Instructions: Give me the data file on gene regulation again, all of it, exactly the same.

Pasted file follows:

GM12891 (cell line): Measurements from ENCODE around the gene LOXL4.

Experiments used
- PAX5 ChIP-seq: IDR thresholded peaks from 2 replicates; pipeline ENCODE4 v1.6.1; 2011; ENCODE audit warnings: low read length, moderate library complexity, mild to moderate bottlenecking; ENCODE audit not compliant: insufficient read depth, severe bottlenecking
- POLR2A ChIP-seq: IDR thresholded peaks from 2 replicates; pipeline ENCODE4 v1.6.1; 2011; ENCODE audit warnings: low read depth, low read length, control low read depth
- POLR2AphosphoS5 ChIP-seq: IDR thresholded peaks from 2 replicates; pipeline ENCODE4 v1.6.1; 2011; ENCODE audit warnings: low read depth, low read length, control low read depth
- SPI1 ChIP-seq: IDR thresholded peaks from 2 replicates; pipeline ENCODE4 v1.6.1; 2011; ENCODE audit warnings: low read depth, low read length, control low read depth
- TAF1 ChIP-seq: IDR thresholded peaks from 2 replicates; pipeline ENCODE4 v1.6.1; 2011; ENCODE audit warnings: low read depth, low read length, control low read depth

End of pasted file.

GM12891 (cell line): Measurements from ENCODE around the gene LOXL4.

Experiments used
- PAX5 ChIP-seq: IDR thresholded peaks from 2 replicates; pipeline ENCODE4 v1.6.1; 2011; ENCODE audit warnings: low read length, moderate library complexity, mild to moderate bottlenecking; ENCODE audit not compliant: insufficient read depth, severe bottlenecking
- POLR2A ChIP-seq: IDR thresholded peaks from 2 replicates; pipeline ENCODE4 v1.6.1; 2011; ENCODE audit warnings: low read depth, low read length, control low read depth
- POLR2AphosphoS5 ChIP-seq: IDR thresholded peaks from 2 replicates; pipeline ENCODE4 v1.6.1; 2011; ENCODE audit warnings: low read depth, low read length, control low read depth
- SPI1 ChIP-seq: IDR thresholded peaks from 2 replicates; pipeline ENCODE4 v1.6.1; 2011; ENCODE audit warnings: low read depth, low read length, control low read depth
- TAF1 ChIP-seq: IDR thresholded peaks from 2 replicates; pipeline ENCODE4 v1.6.1; 2011; ENCODE audit warnings: low read depth, low read length, control low read depth